1. Actually, Daisy, there are quite a few states (TX, TN, and IN come to mind) that have such strong restrictions that medical termination of a baby (to treat a septic uterus, for example) would NOT be covered. That has been one of the major reasons for concern with these new laws. I am a person who is concerned, and it’s been difficult to discuss in Christian circles because once the word “abortion” is used, I’m labeled as in support baby killing.
          We have lost the ability to consider and discuss nuance.

    3. As culture becomes more evil, it sounds like this church wants to follow the middle of the road philosophy. Not thanking God for the Supreme Court ruling regarding abortion after all the prayer and work many Christians have done is sad. I have attended a Church of Christ affiliated church and they avoid much of the problems of the world to remain neutral. In my small town, you would hardly know that they exist except for their small church building…

      1. But… abortion on demand continues in many places despite the change in Supreme Court ruling (a purely political effort/solution btw) – overturning that ruling didn’t ‘outlaw’ abortion… and more importantly, all the machinations around it never addressed hearts & minds. In fact it’s becoming pretty clear after its felling, that most Americans still want the choice, ie after all these years of ‘prayer and work’ most hearts & minds haven’t changed… And so in my opinion, most of that ‘prayer and work’ is worthless, because it didn’t address the roots… Someday many of you will be surprised at what God/saints/angels thought of that ruling and the POLITICAL obsession to overturn it…
        So this church is right in not celebrating something that’s basically an idol for many Christians… and a great big exercise in missing the point. Praise God for churches like this one who seem to have better pro-life priorities.

        1. Julie had a good article not too long about churches and politics and I think many should go back and read it.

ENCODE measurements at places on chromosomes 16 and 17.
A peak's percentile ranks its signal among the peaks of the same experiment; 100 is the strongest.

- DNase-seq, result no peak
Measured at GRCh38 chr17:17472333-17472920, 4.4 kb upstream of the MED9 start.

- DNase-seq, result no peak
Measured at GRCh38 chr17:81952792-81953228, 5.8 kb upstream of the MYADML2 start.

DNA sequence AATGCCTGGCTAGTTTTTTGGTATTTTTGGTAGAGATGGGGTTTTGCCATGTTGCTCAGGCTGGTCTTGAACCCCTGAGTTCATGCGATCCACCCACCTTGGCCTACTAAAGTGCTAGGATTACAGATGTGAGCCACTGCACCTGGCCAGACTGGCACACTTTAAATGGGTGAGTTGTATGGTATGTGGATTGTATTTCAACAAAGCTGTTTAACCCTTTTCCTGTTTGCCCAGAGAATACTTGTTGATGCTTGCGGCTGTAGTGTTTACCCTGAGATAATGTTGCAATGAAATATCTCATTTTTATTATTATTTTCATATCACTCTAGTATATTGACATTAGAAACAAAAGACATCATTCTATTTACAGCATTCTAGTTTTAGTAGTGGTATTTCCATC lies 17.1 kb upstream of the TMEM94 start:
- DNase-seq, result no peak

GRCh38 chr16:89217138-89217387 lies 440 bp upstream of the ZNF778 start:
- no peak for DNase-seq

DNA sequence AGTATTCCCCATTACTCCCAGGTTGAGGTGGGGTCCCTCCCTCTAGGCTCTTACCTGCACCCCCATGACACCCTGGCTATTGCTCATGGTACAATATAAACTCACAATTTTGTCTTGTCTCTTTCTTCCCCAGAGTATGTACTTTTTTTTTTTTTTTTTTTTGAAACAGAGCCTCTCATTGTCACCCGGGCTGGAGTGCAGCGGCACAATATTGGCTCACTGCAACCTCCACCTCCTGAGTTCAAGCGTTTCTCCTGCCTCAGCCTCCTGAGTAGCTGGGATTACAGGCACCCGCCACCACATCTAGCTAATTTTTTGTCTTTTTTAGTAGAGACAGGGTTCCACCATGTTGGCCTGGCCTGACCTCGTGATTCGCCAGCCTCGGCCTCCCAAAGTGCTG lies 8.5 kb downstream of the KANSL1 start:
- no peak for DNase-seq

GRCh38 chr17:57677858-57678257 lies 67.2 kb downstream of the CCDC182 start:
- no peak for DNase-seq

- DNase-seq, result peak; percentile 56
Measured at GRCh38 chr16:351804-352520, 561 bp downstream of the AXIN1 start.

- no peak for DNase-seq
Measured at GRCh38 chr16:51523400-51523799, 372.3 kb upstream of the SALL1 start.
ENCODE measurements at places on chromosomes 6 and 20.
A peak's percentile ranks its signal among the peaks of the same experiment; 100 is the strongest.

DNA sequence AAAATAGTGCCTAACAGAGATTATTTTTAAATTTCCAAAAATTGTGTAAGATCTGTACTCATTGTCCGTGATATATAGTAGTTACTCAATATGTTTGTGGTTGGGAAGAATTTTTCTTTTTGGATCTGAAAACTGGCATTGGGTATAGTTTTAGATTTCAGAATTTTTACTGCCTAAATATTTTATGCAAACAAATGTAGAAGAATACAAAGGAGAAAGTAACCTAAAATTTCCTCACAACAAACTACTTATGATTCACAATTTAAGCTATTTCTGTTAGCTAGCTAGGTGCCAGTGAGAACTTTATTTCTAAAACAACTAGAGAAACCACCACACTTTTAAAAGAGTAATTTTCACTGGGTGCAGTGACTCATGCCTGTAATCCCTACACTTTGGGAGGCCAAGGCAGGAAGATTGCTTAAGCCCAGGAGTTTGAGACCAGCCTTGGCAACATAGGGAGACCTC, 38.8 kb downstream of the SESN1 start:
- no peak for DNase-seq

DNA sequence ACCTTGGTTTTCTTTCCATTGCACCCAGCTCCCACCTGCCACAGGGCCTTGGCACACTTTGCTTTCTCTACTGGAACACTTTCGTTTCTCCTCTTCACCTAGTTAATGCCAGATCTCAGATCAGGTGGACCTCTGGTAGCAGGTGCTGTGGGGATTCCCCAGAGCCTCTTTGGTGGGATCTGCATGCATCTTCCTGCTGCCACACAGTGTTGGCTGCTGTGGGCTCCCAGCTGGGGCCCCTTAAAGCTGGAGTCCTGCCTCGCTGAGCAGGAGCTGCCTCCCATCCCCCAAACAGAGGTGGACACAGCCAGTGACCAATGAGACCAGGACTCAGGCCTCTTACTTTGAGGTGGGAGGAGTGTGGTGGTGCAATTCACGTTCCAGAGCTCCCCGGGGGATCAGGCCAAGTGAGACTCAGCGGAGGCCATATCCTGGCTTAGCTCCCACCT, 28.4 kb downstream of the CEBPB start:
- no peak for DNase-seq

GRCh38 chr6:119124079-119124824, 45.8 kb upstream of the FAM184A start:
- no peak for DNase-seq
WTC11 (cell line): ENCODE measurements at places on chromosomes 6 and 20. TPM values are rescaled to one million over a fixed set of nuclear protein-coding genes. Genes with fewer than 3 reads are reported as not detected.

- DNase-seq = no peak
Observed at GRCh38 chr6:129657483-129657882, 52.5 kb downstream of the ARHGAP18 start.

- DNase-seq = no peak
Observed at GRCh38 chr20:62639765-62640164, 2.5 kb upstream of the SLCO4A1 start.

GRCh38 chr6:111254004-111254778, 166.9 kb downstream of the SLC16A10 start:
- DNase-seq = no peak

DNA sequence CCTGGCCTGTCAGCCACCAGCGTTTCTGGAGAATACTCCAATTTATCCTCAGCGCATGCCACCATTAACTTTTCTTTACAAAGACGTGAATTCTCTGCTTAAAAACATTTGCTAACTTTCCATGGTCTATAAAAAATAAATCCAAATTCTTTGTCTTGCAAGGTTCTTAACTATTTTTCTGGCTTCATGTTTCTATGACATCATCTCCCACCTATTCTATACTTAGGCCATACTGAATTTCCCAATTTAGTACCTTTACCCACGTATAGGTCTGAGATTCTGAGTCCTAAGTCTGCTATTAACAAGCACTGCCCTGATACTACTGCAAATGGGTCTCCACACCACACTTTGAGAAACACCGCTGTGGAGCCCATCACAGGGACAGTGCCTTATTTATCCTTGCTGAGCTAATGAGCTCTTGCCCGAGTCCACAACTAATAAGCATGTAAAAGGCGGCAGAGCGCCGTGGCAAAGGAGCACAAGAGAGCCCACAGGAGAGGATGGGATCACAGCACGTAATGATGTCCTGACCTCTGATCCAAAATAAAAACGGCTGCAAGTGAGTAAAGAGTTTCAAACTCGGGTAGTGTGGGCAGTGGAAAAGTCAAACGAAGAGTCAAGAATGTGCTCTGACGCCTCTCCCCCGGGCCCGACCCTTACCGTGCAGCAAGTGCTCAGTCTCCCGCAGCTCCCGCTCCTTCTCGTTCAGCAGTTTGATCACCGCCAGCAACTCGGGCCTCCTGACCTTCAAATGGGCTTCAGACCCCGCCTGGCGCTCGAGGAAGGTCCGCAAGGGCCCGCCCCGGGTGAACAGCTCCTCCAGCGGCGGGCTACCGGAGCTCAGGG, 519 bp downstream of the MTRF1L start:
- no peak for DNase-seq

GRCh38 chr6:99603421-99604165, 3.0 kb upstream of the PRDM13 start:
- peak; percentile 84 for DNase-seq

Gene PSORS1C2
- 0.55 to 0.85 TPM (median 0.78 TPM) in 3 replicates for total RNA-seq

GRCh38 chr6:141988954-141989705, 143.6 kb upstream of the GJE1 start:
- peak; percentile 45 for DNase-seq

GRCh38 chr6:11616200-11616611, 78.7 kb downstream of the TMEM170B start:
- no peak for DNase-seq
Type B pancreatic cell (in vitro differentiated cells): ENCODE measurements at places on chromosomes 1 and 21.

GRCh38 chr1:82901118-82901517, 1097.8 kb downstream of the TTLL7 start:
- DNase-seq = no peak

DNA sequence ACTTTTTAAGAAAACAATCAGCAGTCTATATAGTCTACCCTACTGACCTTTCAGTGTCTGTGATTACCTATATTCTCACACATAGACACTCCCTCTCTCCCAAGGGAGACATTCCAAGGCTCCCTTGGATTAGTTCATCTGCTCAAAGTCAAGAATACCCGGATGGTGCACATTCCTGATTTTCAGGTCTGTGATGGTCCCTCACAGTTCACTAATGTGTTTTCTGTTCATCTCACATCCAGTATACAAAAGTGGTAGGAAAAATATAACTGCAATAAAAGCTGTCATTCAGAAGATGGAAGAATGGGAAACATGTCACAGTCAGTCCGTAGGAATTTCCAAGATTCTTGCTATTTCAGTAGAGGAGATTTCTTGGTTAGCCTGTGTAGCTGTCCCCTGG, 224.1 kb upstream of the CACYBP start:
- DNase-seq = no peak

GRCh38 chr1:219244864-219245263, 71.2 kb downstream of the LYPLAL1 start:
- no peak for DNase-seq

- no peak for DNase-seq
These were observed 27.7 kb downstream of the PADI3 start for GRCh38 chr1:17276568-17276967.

Good points, Andrew!

          Opinion: Contrary To Popular Perception, Most Preachers Avoid Politics — Here’s Why


  3. The whole tenor of this article is that the Marysville Church wanted to (was trying to) stay away from politics. Then in the middle of the article we read the following: “Equally disruptive, Darby — an adoptive father of three African American children — organized a video dialogue with Black preachers after Floyd was killed in Minneapolis police custody on May 25, 2020.” How was that not deeply involved in politics? Say the incident with Floyd was terrible, it never should have happened, let’s pray for that city, etc., but have a video dialogue with Black preachers? How could the moderator keep that apolitical?

    1. I am interested in how this took place. As churches tend to still be among the most segregated communities (that’s a whole other thread), if their church is predominantly white, I think it would be GOOD to have a dialogue with Black preachers. Non-political topics could include hearing from the Black preachers how their congregations are feeling, discussing how we can bridge gaps between segregated communities and churches, and how to be unified in prayer and service during this time.
      I just don’t think it would be very wise to ignore the impact Floyd’s murder was having across the world, NOR do I think it would be wise to have a conversation with few to no Black voices involved.